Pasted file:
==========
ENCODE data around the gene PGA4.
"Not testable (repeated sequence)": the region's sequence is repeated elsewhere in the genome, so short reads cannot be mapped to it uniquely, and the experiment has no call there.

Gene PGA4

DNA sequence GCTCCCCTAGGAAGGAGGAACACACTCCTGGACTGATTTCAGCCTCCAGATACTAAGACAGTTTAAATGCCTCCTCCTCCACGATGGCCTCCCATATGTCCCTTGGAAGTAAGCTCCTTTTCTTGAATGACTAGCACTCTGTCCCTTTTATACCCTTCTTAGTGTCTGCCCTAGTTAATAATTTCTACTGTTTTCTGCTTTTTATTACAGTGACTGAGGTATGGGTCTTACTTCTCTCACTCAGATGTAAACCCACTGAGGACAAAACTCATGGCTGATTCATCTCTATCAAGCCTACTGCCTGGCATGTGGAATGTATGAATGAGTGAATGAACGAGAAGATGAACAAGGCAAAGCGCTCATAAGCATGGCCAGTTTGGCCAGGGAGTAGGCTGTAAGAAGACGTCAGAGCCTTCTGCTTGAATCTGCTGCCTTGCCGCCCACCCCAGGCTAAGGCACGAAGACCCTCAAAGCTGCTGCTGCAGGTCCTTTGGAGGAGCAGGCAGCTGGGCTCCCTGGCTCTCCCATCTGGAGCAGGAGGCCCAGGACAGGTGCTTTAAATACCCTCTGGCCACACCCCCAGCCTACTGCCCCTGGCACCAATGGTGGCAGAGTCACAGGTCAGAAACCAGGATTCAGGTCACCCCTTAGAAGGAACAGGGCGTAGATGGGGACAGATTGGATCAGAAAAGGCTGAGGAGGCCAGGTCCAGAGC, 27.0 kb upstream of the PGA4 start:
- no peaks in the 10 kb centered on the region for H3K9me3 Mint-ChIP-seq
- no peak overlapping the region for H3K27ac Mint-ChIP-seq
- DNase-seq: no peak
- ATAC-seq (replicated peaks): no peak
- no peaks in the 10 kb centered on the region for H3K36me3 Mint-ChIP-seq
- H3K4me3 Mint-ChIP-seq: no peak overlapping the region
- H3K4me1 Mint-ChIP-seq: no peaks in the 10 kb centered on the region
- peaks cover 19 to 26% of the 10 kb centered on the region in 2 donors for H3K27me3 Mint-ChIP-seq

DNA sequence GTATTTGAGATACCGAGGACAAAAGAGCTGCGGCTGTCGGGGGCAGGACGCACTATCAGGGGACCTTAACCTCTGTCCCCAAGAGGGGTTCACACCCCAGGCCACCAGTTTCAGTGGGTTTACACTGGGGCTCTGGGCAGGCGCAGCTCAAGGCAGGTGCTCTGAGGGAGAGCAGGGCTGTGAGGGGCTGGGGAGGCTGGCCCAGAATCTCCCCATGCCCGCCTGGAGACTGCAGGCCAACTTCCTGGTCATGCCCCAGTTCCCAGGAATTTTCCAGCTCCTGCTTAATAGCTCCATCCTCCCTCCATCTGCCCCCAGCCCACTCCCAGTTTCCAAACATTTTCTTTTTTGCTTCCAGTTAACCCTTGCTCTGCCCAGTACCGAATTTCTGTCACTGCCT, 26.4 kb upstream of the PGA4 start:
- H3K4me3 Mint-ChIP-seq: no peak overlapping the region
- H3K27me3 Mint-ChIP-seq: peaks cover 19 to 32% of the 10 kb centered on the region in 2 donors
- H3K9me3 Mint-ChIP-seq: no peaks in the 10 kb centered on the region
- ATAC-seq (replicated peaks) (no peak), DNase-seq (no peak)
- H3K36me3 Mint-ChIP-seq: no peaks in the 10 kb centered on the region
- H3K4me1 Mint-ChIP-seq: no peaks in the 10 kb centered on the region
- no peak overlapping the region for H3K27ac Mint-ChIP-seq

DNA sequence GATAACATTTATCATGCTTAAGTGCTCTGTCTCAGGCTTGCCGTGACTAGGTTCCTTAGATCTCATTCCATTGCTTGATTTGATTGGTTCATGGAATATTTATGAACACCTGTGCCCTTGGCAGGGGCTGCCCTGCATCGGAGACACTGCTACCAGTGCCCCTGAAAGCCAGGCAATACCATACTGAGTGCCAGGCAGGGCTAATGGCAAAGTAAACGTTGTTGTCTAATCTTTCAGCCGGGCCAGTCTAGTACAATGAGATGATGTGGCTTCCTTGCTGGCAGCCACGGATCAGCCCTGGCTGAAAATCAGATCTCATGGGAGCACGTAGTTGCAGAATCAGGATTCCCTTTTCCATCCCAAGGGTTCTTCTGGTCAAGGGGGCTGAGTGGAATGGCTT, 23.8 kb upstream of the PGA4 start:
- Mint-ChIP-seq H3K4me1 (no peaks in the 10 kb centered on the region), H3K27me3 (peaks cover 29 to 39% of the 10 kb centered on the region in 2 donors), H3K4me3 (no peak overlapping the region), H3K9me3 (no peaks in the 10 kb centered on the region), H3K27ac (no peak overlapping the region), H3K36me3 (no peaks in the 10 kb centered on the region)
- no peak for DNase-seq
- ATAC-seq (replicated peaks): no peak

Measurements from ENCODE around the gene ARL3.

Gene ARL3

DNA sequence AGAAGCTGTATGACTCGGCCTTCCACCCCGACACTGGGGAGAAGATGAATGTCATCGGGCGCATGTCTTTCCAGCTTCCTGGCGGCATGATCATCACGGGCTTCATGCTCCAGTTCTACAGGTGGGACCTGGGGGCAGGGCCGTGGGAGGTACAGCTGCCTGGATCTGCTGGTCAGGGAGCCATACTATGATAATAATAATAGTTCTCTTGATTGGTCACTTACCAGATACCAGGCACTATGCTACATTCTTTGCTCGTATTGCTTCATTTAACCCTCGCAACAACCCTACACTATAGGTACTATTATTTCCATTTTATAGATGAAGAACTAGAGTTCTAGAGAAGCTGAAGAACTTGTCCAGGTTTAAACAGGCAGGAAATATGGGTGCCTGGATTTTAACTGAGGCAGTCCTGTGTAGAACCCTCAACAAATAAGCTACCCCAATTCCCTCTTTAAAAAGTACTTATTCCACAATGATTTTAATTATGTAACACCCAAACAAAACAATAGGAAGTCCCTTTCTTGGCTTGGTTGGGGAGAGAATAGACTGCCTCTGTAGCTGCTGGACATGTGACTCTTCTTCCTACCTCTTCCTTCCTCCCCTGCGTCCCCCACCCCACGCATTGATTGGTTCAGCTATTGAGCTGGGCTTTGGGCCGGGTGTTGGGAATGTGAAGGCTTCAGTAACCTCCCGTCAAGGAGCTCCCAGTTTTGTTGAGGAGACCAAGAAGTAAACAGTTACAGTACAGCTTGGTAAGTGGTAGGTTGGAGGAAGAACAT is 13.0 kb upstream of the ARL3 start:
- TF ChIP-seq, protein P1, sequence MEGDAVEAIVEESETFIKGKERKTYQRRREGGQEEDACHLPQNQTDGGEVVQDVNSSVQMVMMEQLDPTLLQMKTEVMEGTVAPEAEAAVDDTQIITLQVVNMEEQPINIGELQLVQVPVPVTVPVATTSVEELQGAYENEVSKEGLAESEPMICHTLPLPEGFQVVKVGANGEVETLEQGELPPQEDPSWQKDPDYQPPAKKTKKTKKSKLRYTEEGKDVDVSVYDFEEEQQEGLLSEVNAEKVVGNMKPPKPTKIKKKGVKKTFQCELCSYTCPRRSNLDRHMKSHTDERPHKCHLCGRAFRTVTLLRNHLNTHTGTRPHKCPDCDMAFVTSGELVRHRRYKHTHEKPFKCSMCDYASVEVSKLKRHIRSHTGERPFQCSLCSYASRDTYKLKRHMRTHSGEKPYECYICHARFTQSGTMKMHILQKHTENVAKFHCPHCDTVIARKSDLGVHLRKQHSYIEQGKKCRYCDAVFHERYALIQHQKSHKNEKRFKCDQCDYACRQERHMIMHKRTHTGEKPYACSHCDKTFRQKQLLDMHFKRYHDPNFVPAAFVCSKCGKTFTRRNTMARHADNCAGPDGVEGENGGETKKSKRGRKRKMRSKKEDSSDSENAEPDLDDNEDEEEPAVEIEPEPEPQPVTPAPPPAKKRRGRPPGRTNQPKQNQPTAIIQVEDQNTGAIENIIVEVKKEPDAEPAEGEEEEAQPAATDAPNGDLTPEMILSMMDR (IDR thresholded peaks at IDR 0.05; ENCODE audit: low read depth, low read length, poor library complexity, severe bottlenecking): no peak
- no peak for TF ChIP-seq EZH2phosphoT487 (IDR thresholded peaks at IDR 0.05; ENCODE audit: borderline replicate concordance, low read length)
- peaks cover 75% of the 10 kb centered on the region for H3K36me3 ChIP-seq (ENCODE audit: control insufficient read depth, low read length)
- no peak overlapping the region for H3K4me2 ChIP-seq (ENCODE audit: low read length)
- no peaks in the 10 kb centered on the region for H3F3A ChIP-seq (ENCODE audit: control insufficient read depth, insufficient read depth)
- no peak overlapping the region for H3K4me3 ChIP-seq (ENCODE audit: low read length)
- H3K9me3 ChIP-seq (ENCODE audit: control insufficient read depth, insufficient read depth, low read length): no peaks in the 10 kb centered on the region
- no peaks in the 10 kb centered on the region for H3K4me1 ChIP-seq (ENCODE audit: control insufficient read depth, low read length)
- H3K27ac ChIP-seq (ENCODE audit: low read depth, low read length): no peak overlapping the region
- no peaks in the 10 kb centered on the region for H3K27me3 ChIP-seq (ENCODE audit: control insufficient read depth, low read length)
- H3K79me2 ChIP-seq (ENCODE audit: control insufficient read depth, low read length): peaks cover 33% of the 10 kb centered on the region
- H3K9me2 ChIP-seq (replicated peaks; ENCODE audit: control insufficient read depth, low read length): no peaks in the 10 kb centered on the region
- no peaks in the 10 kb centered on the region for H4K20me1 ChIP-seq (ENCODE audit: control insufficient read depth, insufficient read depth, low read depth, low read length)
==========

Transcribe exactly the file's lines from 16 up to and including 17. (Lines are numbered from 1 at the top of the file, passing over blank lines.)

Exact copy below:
- H3K9me3 Mint-ChIP-seq: no peaks in the 10 kb centered on the region
- ATAC-seq (replicated peaks) (no peak), DNase-seq (no peak)